Baseline characteristics were expressed as means with standard deviations (SDs) for continuous variables and frequencies (percentages) for categorical variables. Incidence rates of dementia were calculated by dividing the number of events by person-time at risk. We compared the incidences of outcomes using the weighted log-rank test and plotted weighted failure curves. Competing risk regression by Fine and Gray using IPTW as a probability weight was performed to estimate the hazard ratio (HR) of the risk for osteoporotic fractures considering all-cause death as a competing event. The proportional hazards assumption was tested on the basis of Schoenfeld residuals. We performed subgroup analyses according to sex. Propensity scores and weights were separately re-calculated for the patients within the subgroups. To assess whether the observed differences in the risk of the primary outcome could be fully explained by an unmeasured confounder, we calculated the E-value for our HRs [26]. The E-value is defined as the minimum strength of association that an unmeasured confounder would need to have with both treatment and outcome, conditional on the measured covariates, to explain away an observed association [26]. A two-sided P-value of < 0.05 was considered significant. Statistical analyses were conducted using SAS version 9.3 (SAS Institute, Cary, NC, USA) and R version 3.5.3 (The R Foundation, www.R-project.org).

Results

Patient characteristics

A total of 70,481 new anticoagulant users met the inclusion criteria: apixaban (n = 10,879), dabigatran (n = 12,160), rivaroxaban (n = 18,055), and warfarin (n = 29,387) (Fig. 1). The mean age of the cohort was 70.5 years (SD 11.3), ranging from 68.5 years (warfarin) to 73.0 (apixaban) and 41.3% were female (Table 1). Median follow-up was 390 days (interquartile range 187–704 days). After IPTW, all baseline characteristics had standardized differences less than 0.1 (Table 2).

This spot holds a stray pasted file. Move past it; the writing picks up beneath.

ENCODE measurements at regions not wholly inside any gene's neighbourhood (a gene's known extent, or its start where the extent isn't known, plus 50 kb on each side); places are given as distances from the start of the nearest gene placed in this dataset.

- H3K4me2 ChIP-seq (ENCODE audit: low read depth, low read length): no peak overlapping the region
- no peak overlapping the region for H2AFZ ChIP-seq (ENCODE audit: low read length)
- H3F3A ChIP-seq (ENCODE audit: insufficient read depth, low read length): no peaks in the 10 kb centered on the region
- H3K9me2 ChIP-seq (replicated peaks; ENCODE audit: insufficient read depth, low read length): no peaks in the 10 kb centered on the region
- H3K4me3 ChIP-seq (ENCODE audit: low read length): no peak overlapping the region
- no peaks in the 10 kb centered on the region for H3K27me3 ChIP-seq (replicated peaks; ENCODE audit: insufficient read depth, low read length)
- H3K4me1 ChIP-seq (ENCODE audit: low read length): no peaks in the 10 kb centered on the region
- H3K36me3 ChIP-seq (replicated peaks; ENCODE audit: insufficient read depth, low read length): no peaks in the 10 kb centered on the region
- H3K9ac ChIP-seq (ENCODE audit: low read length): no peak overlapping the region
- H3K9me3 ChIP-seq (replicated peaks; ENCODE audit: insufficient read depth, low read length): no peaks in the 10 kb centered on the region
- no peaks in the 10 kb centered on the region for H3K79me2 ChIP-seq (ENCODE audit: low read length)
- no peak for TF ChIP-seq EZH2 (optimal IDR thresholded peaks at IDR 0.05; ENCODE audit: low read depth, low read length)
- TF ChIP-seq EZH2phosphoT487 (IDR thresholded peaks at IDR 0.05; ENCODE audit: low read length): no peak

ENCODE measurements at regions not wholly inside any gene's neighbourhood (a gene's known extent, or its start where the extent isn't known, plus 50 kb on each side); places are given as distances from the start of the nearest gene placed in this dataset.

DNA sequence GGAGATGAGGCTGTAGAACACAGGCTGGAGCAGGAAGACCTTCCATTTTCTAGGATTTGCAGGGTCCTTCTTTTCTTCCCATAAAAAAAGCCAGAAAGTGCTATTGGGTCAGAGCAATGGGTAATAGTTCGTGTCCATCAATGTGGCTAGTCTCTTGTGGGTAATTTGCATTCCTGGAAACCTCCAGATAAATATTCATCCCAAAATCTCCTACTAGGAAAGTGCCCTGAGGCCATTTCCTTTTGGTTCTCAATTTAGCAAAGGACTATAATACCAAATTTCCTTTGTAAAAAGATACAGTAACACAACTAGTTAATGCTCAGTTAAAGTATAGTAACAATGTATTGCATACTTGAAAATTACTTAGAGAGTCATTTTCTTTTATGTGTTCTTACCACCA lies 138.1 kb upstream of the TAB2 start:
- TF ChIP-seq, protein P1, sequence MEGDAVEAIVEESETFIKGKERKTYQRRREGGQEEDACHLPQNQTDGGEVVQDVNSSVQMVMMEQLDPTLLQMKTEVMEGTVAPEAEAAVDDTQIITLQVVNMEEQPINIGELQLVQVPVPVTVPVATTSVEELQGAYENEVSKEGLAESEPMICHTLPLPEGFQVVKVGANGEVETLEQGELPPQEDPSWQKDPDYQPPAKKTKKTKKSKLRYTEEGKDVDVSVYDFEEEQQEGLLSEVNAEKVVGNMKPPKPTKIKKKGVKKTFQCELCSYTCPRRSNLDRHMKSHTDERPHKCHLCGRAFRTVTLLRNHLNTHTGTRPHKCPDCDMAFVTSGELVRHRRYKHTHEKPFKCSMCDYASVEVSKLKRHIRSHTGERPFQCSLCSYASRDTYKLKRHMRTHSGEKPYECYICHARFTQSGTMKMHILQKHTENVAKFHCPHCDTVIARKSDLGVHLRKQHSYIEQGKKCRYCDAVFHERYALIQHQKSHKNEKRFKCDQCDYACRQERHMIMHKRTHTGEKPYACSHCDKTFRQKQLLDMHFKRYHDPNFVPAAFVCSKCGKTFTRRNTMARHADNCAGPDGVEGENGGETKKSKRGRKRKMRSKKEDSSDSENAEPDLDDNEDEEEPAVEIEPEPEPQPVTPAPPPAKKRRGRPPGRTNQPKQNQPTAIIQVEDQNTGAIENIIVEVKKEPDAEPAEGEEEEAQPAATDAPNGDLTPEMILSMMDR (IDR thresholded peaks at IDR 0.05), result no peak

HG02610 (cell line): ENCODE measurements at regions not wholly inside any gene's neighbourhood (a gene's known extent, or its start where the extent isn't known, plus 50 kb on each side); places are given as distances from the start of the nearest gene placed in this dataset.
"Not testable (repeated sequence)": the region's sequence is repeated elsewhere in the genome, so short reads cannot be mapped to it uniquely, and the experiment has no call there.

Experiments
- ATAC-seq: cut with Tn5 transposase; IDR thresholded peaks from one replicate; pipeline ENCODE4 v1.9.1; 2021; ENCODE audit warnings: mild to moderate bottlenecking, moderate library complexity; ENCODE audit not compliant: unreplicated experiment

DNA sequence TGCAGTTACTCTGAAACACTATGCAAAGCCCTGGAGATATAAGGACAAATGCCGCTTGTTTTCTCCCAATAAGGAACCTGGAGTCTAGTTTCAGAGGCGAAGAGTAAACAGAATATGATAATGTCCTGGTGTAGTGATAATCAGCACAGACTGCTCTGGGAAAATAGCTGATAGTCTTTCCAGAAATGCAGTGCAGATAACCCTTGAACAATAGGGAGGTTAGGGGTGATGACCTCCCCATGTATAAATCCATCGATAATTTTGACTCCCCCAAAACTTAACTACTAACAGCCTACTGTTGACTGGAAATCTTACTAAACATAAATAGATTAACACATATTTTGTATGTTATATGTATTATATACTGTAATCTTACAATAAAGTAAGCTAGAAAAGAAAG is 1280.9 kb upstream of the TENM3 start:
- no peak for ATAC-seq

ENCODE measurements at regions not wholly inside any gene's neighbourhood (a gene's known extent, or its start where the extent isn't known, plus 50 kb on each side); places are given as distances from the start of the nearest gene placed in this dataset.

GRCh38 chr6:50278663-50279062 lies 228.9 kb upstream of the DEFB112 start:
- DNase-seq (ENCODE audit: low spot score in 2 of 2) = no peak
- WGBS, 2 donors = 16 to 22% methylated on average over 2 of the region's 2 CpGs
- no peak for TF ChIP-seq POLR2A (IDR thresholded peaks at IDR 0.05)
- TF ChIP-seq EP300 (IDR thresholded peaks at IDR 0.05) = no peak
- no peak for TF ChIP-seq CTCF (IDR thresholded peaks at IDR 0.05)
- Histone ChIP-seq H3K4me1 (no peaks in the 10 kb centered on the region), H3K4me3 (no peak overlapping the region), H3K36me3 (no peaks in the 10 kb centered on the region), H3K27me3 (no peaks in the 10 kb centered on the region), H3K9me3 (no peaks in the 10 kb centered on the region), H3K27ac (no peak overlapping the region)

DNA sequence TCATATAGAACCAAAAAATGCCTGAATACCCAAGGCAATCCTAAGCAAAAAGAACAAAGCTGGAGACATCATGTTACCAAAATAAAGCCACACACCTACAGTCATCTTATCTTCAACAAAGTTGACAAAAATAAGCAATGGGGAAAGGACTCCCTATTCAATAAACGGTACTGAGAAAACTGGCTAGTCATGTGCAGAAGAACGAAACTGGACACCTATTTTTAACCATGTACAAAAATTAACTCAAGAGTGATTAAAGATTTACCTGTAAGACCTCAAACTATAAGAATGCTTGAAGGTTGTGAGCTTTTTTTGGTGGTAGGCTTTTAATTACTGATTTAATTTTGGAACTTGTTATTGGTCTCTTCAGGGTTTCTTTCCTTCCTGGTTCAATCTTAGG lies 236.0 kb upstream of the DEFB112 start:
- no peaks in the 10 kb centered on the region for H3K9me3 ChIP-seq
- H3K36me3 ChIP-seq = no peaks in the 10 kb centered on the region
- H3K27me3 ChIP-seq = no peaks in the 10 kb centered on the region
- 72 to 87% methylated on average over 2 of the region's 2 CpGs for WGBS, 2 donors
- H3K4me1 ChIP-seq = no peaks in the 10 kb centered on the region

Table 2 Baseline characteristics after inverse probability of treatment weighting

Risk for osteoporotic fractures

A total of 2412 fractures were identified (crude event number [weighted rate per 100 patient-years]: apixaban, 263 [2.56]; dabigatran, 273 [2.39]; rivaroxaban, 535 [2.78]; and warfarin, 1341 [3.43]). The crude median time to fracture (interquartile range) was 374 (172–672) days in overall anticoagulant users, ranging from 234 (106–386) days in apixaban users to 705 (337–1047) days in warfarin users (Fig. 2). Compared with men, women tended to have a higher incidence of osteoporotic fractures, regardless of the type of anticoagulant received (Fig. 2).

Fig. 2
figure2

Risk of major fracture after inverse probability of treatment weighting. Incidence rates are per 100 person-years. CI confidence interval, HR hazard ratio, NOAC non-vitamin K antagonist oral anticoagulant